It is no news that obesity is bad for your health. But it is only in the past ten years or so that it has been recognized as a major contributor to cancer risk – According to Craig Thompson (Sloane-Kettering Institute), speaking on the first day of the inaugural BioMed Central conference on Metabolism, diet and disease, held at the end of May in Washington DC, it has now overtaken smoking as the primary preventable cause of cancer, accounting for an estimated 25% of cases.
The cancer-obesity connection was the topic of the panel discussion at the conclusion of the conference – now accessible as an online video. Here is an idea of what the panel of experts in oncology, nutrition, endocrinology, epidemiology and policy, had to say.
Gregory Petsko (Brandeis University), chairing, started the discussion by asking whether there is anything we can we do about obesity-related cancer short of tackling obesity itself.
Insulin and carbohydrates
Acknowledging that eliminating obesity is not an answer in the short term, the panel turned to the role of insulin and the potential of specific anti-insulin drugs (Michael Pollak, McGill University), with Richard Bergman (Cedars-Sinai Medical Center, Los Angeles), urging that clinicians should be measuring insulin and encouraging patients to take more exercise to lower it, and perhaps prescribing drugs to increase insulin sensitivity – to which Gary Taubes (Berkeley) objected that it would surely be better to lower dietary carbohydrates to achieve the same end – and thus opened further questions.
Do carbohydrates contribute any more to metabolic disease than any other food category (yes, probably, said Stephen Hursting, University of Texas, and Jeff Volek, University of Connecticut) – and if insulin causes cancer cells to grow, should we be using insulin-sensitizing drugs for cancer? – a question that Michael Pollak raised in order give the answer that it all depends how you are achieving the sensitization. This prompted Barbara Kahn (Harvard Medical School) to point out the need to define what we mean by increasing insulin sensitivity, which is not the same as changing insulin signalling – and that promoting insulin signalling can have negative or positive effects on cancer, depending on which insulin signalling pathway is activated. Clearly, though not surprisingly, the issues aren’t simple.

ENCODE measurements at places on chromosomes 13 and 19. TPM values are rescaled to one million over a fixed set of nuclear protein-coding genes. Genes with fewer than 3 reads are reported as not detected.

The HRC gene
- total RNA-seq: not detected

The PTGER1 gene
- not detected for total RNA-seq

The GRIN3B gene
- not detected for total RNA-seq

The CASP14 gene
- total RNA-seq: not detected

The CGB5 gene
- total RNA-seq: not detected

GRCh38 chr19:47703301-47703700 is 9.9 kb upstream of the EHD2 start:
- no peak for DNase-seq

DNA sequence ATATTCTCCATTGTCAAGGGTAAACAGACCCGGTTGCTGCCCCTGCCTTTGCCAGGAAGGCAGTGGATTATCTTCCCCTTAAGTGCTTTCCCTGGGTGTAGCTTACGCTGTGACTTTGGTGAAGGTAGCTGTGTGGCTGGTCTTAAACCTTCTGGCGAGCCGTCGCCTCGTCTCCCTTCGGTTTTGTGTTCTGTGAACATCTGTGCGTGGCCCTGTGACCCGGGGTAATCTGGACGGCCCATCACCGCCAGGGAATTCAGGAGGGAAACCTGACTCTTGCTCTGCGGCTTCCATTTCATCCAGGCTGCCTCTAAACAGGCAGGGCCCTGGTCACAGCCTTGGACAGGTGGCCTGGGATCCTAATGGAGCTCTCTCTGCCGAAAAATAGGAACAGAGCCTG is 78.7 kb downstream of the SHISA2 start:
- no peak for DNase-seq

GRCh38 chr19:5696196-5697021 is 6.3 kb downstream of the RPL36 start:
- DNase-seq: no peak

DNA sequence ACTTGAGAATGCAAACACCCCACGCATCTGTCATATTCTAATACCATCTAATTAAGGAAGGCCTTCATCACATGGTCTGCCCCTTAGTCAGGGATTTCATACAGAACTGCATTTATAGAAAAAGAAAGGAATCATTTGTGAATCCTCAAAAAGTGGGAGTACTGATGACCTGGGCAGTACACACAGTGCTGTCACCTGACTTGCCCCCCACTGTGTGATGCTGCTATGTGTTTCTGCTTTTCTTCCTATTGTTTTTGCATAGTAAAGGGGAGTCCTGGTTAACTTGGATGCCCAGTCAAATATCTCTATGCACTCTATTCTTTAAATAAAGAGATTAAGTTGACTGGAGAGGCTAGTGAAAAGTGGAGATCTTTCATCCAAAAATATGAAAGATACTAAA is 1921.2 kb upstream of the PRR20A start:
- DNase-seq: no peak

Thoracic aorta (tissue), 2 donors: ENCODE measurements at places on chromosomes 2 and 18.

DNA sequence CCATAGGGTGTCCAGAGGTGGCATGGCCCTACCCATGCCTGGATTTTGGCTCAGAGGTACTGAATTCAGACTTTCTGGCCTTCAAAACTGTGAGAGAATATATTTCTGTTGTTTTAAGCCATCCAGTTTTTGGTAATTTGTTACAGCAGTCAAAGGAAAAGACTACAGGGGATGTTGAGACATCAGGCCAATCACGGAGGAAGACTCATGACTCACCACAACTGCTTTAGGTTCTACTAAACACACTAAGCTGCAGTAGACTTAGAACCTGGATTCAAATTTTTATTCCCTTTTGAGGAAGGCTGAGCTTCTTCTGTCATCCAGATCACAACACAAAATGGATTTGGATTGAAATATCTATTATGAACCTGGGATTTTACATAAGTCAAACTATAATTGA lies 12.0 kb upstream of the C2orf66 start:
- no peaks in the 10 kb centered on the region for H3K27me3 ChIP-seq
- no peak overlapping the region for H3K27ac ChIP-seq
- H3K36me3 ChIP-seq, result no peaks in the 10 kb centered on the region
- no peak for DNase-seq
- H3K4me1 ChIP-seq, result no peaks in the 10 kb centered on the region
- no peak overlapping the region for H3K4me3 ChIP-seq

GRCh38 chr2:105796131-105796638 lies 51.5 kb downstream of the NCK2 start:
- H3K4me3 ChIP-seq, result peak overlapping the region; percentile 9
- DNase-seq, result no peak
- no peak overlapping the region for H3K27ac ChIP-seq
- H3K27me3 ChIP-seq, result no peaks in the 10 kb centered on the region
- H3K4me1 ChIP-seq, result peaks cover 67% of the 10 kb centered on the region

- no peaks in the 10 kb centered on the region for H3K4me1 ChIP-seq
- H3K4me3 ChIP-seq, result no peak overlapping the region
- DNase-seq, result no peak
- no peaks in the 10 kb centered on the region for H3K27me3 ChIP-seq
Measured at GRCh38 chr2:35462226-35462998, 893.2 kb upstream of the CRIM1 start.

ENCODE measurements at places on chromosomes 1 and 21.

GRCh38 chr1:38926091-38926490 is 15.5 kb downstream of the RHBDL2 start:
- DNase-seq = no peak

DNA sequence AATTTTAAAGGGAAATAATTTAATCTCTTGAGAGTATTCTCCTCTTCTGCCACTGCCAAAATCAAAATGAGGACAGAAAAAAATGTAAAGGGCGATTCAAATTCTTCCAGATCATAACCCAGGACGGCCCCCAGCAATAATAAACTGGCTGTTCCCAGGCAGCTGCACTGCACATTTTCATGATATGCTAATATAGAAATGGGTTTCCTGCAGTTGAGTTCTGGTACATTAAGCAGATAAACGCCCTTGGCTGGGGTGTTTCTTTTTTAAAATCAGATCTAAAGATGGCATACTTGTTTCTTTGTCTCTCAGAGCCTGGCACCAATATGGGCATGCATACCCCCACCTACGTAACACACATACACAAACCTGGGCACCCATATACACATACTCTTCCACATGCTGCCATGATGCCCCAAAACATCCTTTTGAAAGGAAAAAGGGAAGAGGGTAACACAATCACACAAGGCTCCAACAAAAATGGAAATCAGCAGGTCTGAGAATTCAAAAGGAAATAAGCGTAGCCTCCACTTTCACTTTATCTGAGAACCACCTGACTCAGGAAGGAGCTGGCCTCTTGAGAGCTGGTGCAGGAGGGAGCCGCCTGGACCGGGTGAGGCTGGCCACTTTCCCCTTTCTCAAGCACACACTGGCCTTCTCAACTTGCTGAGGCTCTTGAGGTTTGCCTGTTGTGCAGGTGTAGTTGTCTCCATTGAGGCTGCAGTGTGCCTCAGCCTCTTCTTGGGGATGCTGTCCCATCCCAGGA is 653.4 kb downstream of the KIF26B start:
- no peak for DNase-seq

Enter the elephant
About halfway through the discussion, the elephant lumbered out of the shadows, and when Leonard Guarente (Massachusetts Institute of Technology) pushed the point that we cannot ignore the need to tackle the obesity that is the root of the problem, a questioner from the floor asked why something isn’t done about the sale and promotion of high-carbohydrate, cheap foods and ubiquitous high-sugar drinks.
This led Petsko to confront the perverse economic incentives that are encouraging us to eat too much of the wrong things and Pollak to raise the counter-incentive of unsustainable health-care costs; and Linda Nebeling (National Cancer Institute, but representing her own views and not those of the Institute) to point out that although a recurrent theme of the meeting was the difficulty of changing people’s behaviour, the history of smoking shows that it can be done, even in the face of perverse economic incentives.
What do we mean by obesity? – And other crucial questions
Meanwhile it is still essential to understand the biology underlying the problems, not only because we cannot eliminate, or even reduce obesity in the short term, but because it may be a much larger issue than we think. When Hursting made the point that it is not the obesity itself that causes problems, but the metabolic perturbations that arise from it, it became clear that we do not have an adequate definition of obesity. Pollak observed that it is possible to have the metabolic features of obesity without being obese on the criterion of body mass index (BMI), and Rudolf Kaaks (German Cancer Research Center, Heidelberg) added that BMI doesn’t reliably measure excess adiposity, there is no distinct and defined obese population but a continuum, and the health burden of excess adiposity may be grossly underestimated – so we need better measures. And a better understanding of how adiposity is related to metabolic disruption – Metabolism can settle down in response to dietary and surgical interventions well before any detectable weight loss (Volek, Hursting).
The discussion concluded with the vexed issue (once again) of carbohydrates versus calories – All agreed that significant calorie restriction is hard to achieve and restricting a single food class may be easier, and there was general consensus that carbohydrates probably have greater adverse metabolic effects than other food classes, and full consensus that this needs to be properly researched.
Clearly, many fundamental questions remain open, both about obesity and its role in cancer, and about the contribution of diet to each. The conference on Metabolism, diet and disease was hosted by BMC Biology and BMC Medicine, which welcome submissions to their article series that may help to answer these questions; and the panel discussion was sponsored by a new BioMed Central journal, Cancer and Metabolism, now accepting submissions which will be welcomed by its Editors-in-Chief Chi Van Dang and Michael Pollak.
Miranda Robertson Sabina Alam
Editor, BMC Biology Editor, BMC Medicine